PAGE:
New Generation Management by Convergence and Individual Identity: A Systemic and Human-Oriented Approach

New Generation Management by Convergence and Individual Identity: A Systemic and Human-Oriented Approach

Beatriz Elena Molina Patiño (Bio Gerencia Virtual S.A.S.®, Colombia)
Copyright: © 2017 |Pages: 25
DOI: 10.4018/978-1-5225-1019-2.ch006
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Abstract

In the era of knowledge and innovation, management education cannot be education as it was in the past. This chapter aims to contribute to the topic “New Era in International Management Education”. From the specification of new paradigms of business for the modern era, and definitions of administration, the author raises relevant convergences that necessitate new management qualifications, and so therefore, new forms of administrative education. A central convergence that is included in this chapter is the convergence that the author promotes in Bio Gerencia Virtual®: convergence of information, people and their natural environments, technology and customer orientation. In several countries, the idea of a global context is a foreign one. In this chapter the emphasis is on the challenge to be solved – making “global” synonymous with oneself or close to the human condition, sustainable and influenced largely by culture. We cannot educate for global leadership, with patterns of fragmented thought, or without awareness of satisfying own needs that alter global balance.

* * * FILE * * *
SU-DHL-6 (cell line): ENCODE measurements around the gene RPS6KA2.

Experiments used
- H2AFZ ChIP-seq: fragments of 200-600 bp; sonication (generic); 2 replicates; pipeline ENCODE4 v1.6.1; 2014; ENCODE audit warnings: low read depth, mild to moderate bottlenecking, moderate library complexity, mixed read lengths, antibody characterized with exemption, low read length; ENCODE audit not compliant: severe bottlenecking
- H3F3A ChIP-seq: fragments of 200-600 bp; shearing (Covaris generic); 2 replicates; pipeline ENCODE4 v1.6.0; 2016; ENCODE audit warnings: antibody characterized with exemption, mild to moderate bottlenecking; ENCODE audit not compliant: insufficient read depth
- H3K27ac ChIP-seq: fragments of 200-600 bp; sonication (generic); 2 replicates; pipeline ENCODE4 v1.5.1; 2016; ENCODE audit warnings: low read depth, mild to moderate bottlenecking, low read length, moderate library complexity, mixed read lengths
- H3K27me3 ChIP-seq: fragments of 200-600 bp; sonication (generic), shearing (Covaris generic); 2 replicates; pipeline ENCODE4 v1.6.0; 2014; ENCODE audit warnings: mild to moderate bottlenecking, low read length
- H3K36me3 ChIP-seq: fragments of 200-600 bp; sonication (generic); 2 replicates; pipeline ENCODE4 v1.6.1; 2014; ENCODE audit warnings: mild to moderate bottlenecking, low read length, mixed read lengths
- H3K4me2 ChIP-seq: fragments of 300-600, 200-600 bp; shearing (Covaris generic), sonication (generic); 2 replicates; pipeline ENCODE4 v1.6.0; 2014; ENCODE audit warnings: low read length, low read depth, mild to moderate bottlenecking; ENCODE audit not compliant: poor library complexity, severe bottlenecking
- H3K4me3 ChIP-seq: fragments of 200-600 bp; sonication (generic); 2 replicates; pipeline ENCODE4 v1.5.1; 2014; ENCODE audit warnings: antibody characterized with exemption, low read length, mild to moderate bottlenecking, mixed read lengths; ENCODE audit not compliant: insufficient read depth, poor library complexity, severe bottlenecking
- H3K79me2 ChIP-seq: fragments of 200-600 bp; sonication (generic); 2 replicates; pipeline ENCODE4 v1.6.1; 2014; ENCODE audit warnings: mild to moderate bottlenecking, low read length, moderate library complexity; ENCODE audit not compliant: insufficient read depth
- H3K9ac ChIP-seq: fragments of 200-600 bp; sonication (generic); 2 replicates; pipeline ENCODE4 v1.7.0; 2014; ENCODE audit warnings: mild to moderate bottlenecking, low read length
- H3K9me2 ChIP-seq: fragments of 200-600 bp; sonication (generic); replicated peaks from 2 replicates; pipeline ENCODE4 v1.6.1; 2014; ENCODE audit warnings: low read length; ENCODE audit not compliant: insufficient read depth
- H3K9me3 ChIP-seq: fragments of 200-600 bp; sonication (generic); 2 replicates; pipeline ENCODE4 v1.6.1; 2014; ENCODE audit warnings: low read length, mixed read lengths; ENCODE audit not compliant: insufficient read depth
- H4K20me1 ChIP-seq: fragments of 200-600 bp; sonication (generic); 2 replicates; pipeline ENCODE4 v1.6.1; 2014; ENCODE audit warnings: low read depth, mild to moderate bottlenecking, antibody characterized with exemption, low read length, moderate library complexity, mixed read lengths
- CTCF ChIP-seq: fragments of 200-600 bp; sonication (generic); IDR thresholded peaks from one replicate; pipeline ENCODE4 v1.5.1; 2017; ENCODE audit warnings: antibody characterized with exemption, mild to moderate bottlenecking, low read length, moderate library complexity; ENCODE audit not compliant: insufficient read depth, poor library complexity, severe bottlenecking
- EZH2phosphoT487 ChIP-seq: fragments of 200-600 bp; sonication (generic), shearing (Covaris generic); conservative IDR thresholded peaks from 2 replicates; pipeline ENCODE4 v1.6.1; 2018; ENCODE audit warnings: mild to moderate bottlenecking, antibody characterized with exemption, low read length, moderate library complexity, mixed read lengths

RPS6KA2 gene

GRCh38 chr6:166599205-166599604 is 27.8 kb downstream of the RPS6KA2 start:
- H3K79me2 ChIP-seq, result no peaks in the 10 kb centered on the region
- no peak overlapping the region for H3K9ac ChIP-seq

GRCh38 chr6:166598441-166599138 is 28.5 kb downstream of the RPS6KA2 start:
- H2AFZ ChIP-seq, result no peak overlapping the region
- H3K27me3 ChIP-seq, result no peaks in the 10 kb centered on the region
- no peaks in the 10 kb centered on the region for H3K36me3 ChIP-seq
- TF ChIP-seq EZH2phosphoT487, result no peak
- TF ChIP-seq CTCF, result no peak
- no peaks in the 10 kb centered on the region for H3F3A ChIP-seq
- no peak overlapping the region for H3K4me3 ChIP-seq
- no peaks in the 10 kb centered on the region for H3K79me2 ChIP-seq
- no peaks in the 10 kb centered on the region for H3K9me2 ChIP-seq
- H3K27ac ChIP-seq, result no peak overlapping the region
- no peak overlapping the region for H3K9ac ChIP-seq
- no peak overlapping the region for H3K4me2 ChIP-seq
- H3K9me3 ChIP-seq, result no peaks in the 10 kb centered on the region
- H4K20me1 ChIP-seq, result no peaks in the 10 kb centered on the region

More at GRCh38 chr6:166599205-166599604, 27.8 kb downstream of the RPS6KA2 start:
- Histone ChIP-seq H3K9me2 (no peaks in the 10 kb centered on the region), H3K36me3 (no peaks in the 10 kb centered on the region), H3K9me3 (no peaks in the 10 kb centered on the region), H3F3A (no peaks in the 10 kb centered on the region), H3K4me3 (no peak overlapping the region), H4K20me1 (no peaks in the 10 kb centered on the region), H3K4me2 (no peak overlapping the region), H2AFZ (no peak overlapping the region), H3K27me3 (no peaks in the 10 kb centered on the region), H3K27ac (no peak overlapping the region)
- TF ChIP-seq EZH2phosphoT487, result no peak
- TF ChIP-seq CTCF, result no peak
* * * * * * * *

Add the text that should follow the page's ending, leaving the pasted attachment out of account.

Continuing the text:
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Introduction

When it comes to management, should we educate for the past or for the future?

In teaching management, we do not only educate an individual. In teaching management, we impart knowledge and skills that require organizations to participate actively in the society they serve. The results of the performance of an organization are also reflected in the results of the primary economic sector to which the company belongs and the results of the country where it operates. For over 30 years, the competitiveness of world economies has been measured, and it is known that this is the result of the combination of several factors that determine in turn the prosperity of countries and their inhabitants. Education is one of the most determinant factors of competitiveness. Education affects the individual and collective performance of a country. Therefore, the quality of education is even more important than its coverage. The perspective of time in its past, present and future dimensions can help define the quality of education. The perspective of time demonstrates the value of the opportunity of education to facilitate or not competitiveness. If one is educated by the past, the opportunity to build the future is lost. If one educates for the future, the possibility of providing options to improve the lives of individuals and societies exists.